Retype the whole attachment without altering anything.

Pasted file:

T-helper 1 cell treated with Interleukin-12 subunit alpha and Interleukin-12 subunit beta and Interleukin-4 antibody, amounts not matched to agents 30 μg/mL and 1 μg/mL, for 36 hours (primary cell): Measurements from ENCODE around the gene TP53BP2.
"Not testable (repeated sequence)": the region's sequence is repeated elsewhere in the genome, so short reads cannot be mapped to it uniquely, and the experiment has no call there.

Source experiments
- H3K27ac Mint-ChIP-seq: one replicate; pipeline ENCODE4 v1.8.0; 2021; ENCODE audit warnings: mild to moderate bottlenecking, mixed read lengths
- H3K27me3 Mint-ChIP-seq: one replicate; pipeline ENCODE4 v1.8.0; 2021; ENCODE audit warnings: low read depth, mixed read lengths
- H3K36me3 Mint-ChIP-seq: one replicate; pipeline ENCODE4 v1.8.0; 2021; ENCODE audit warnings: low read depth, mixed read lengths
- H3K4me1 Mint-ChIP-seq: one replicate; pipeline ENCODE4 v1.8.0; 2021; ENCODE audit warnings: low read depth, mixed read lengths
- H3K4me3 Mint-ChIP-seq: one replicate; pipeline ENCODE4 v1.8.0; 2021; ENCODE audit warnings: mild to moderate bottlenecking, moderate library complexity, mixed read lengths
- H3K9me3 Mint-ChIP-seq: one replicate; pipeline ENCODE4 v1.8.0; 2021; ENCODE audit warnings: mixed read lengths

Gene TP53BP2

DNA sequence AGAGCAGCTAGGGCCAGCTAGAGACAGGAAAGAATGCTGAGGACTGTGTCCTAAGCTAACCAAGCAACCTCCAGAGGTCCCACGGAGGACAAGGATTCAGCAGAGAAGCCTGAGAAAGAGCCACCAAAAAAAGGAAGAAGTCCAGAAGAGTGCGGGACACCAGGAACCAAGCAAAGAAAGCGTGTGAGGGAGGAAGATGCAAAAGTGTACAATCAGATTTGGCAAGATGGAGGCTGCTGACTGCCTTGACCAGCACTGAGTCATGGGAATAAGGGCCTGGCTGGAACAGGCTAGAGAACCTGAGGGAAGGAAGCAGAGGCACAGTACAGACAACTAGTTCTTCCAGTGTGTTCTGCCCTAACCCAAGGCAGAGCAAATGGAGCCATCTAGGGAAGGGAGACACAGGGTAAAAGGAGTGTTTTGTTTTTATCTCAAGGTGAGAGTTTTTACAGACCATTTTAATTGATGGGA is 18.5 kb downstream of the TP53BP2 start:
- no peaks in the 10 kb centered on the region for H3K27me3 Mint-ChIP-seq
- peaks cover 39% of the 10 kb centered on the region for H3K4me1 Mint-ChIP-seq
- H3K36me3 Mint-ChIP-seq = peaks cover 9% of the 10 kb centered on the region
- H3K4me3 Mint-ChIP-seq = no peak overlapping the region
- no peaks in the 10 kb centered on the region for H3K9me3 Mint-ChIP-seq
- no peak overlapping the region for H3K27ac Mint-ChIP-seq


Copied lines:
T-helper 1 cell treated with Interleukin-12 subunit alpha and Interleukin-12 subunit beta and Interleukin-4 antibody, amounts not matched to agents 30 μg/mL and 1 μg/mL, for 36 hours (primary cell): Measurements from ENCODE around the gene TP53BP2.
"Not testable (repeated sequence)": the region's sequence is repeated elsewhere in the genome, so short reads cannot be mapped to it uniquely, and the experiment has no call there.

Source experiments
- H3K27ac Mint-ChIP-seq: one replicate; pipeline ENCODE4 v1.8.0; 2021; ENCODE audit warnings: mild to moderate bottlenecking, mixed read lengths
- H3K27me3 Mint-ChIP-seq: one replicate; pipeline ENCODE4 v1.8.0; 2021; ENCODE audit warnings: low read depth, mixed read lengths
- H3K36me3 Mint-ChIP-seq: one replicate; pipeline ENCODE4 v1.8.0; 2021; ENCODE audit warnings: low read depth, mixed read lengths
- H3K4me1 Mint-ChIP-seq: one replicate; pipeline ENCODE4 v1.8.0; 2021; ENCODE audit warnings: low read depth, mixed read lengths
- H3K4me3 Mint-ChIP-seq: one replicate; pipeline ENCODE4 v1.8.0; 2021; ENCODE audit warnings: mild to moderate bottlenecking, moderate library complexity, mixed read lengths
- H3K9me3 Mint-ChIP-seq: one replicate; pipeline ENCODE4 v1.8.0; 2021; ENCODE audit warnings: mixed read lengths

Gene TP53BP2

DNA sequence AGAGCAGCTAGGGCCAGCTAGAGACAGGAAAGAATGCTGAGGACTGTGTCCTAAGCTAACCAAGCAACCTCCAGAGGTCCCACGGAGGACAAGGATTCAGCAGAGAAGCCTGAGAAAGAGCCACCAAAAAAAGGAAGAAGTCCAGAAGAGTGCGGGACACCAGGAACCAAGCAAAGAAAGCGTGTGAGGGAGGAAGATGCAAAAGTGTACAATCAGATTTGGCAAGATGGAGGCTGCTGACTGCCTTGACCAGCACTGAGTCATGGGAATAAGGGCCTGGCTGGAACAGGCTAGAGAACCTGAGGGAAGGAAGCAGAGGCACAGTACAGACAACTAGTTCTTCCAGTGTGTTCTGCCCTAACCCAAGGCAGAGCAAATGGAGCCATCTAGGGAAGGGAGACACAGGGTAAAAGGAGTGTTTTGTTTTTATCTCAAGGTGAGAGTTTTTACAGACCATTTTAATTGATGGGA is 18.5 kb downstream of the TP53BP2 start:
- no peaks in the 10 kb centered on the region for H3K27me3 Mint-ChIP-seq
- peaks cover 39% of the 10 kb centered on the region for H3K4me1 Mint-ChIP-seq
- H3K36me3 Mint-ChIP-seq = peaks cover 9% of the 10 kb centered on the region
- H3K4me3 Mint-ChIP-seq = no peak overlapping the region
- no peaks in the 10 kb centered on the region for H3K9me3 Mint-ChIP-seq
- no peak overlapping the region for H3K27ac Mint-ChIP-seq